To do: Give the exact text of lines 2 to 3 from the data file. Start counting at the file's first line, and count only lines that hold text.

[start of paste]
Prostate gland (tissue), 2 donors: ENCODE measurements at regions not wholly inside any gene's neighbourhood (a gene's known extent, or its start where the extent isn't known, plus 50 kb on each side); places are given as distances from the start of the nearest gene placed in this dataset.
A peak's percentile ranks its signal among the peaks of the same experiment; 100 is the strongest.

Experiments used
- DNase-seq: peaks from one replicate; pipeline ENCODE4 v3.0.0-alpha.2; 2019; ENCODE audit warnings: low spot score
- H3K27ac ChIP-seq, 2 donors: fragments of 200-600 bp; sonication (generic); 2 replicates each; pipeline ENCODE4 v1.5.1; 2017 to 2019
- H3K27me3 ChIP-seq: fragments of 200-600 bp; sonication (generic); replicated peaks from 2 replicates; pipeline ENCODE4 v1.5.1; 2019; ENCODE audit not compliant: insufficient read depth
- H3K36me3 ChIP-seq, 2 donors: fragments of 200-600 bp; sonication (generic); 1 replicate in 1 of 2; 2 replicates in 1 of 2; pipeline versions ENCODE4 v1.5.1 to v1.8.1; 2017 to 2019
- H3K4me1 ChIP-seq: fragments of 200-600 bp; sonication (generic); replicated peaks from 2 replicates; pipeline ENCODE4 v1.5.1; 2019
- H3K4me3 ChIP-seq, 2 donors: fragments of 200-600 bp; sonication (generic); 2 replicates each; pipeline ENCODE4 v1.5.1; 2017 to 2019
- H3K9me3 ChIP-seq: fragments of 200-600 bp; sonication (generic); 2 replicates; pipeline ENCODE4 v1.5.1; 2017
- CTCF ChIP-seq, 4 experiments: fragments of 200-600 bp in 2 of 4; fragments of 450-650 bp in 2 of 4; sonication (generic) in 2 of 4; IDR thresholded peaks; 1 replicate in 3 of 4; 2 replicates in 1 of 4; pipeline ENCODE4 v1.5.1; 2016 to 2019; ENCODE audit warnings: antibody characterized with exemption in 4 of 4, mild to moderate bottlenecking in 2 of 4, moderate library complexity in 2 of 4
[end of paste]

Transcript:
A peak's percentile ranks its signal among the peaks of the same experiment; 100 is the strongest.

Experiments used